"So, naturalists observe, a flea has smaller fleas that on him prey; and these have smaller still to bite ’em; and so proceed ad infinitum."
- Jonathan Swift
March 26, 2010
March 26 - Trichuris trichiura
Trichuris trichiura is a parasite found in human intestines. Also known as the human whipworm, this parasite’s adult and larval forms can live in the large intestine for up to 5 years, feeding on intestinal tissue secretions. These roundworms are pinkish-white in color and resemble a whip in shape and movement. Females lay 2,000-10,000 larvae per day, which are shed in human feces. With the right amount of moisture and warmth, in 2-3 weeks these eggs become infectious. Humans may become infected by accidental ingestion of eggs from fecal contaminated soil. Infectious eggs are sometimes found in water or in dry foods such as rice, grains, vegetables, and beans. Once ingested, the eggs hatch and burrow into the wall of the small intestine where they grow. About 300-500 million people are infected worldwide, mostly located in tropical places. Diagnosis occurs when eggs are observed in patients’ feces. Although rare in the U.S., people who do not dispose of human waste properly, have poor hygiene, and children playing in dirt contaminated with animal feces are especially prone to the disease. Recent studies have also shown that people with trait characteristics in chromosomes 9 and 18 may also be susceptible. Humans with over 100 parasites may have symptoms associated with intestinal disease. Very serious cases may cause diarrhea, vomiting, loss of appetite, constipation, blood loss, anemia, rectal prolapse, inflammatory and toxic damage to intestines. Medication as well as anti-parasitics are effective to promote healing.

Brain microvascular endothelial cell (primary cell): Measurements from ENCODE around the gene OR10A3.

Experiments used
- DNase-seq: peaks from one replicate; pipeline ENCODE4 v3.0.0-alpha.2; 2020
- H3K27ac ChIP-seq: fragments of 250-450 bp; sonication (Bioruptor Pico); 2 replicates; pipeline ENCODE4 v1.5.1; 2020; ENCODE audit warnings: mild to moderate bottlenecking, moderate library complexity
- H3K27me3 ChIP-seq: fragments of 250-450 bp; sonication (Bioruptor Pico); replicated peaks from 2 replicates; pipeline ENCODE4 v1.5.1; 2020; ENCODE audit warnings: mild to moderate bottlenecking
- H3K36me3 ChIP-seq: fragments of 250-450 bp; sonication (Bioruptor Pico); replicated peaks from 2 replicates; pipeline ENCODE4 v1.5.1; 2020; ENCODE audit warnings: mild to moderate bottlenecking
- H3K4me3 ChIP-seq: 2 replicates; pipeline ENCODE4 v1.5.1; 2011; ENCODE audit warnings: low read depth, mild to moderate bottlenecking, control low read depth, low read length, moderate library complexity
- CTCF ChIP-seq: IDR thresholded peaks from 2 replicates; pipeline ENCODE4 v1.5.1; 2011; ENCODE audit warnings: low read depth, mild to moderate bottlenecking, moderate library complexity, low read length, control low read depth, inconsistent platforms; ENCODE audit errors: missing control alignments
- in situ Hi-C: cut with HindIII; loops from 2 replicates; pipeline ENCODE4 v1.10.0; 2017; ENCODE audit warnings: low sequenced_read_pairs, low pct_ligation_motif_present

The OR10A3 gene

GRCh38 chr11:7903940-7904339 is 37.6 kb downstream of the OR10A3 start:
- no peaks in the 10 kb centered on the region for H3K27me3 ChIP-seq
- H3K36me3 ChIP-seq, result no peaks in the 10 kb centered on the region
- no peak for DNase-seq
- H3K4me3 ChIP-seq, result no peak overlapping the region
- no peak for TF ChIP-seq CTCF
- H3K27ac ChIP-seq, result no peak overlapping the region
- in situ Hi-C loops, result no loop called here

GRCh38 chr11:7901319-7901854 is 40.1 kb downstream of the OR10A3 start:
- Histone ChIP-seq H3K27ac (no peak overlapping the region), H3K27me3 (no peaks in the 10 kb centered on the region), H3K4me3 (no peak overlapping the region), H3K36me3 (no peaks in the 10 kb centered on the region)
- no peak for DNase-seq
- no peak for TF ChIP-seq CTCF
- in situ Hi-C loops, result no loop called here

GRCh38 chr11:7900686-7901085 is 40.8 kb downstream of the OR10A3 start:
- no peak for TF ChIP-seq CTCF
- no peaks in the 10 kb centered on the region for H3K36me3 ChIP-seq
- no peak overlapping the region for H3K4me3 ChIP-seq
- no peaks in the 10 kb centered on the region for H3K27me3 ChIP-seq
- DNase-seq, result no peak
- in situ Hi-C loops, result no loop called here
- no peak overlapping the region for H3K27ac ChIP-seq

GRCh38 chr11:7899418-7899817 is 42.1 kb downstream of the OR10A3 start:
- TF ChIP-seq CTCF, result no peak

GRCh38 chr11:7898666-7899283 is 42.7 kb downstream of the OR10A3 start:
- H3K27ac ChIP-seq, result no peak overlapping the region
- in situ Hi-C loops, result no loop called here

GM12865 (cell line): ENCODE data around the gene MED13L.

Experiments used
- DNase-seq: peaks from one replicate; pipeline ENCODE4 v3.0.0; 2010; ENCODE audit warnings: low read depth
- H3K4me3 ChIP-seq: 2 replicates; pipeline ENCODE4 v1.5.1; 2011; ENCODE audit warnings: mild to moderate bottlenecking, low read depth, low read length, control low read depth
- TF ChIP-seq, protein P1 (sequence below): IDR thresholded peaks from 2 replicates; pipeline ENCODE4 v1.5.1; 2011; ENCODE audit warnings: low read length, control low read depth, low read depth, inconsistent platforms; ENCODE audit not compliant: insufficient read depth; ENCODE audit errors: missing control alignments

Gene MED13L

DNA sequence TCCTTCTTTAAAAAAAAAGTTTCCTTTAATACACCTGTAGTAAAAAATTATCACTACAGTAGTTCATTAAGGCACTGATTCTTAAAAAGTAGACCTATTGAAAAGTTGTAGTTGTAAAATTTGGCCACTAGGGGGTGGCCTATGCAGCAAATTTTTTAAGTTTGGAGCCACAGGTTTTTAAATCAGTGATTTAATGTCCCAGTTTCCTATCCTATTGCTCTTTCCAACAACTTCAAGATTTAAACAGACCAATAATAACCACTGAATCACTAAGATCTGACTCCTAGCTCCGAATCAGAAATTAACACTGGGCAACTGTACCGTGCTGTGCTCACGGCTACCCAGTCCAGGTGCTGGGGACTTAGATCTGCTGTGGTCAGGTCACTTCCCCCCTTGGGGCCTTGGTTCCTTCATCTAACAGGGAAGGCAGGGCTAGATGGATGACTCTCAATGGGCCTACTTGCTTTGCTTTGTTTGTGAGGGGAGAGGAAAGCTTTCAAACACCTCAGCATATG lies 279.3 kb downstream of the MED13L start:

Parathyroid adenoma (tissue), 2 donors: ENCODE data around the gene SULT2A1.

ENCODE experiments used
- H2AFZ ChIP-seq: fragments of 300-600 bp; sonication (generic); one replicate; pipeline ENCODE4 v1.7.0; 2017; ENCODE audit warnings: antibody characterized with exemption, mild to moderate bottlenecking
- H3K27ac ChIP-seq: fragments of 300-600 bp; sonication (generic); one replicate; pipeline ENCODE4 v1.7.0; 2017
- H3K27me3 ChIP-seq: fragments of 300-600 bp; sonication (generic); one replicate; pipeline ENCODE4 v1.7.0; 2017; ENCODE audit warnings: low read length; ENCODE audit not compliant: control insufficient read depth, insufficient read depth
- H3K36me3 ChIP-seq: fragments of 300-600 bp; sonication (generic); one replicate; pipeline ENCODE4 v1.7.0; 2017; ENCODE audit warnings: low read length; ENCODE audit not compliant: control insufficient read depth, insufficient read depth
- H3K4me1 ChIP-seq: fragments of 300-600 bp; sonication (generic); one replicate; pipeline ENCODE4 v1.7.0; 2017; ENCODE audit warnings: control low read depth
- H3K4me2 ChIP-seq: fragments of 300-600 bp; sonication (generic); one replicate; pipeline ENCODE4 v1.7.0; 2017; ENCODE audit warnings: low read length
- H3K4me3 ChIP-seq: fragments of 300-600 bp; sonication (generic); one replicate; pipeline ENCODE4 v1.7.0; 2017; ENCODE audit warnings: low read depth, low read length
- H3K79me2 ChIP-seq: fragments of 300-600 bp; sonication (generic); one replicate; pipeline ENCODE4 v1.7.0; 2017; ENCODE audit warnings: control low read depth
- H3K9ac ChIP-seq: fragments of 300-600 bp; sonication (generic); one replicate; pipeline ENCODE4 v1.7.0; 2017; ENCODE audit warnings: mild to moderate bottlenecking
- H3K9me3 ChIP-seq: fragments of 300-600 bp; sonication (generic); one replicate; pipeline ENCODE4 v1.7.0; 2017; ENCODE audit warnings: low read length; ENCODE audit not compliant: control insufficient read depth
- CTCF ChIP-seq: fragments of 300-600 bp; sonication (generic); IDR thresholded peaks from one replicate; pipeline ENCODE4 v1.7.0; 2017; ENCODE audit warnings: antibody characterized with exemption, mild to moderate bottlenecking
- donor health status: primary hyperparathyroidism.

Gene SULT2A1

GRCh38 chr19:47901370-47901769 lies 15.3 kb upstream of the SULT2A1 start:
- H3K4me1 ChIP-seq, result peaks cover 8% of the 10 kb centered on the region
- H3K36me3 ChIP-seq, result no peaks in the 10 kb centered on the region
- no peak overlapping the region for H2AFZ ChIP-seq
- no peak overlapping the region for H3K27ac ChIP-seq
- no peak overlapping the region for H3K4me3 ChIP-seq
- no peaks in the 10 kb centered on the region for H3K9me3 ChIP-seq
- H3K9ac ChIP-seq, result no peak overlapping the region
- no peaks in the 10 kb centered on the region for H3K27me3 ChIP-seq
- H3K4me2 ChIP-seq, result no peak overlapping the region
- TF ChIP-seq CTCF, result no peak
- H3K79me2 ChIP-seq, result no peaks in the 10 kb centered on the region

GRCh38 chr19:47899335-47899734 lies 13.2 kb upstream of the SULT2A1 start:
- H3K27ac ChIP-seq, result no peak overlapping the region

Contributed by Allison Gittings, Bucknell University.
Image from the CDC Public Health Image Library.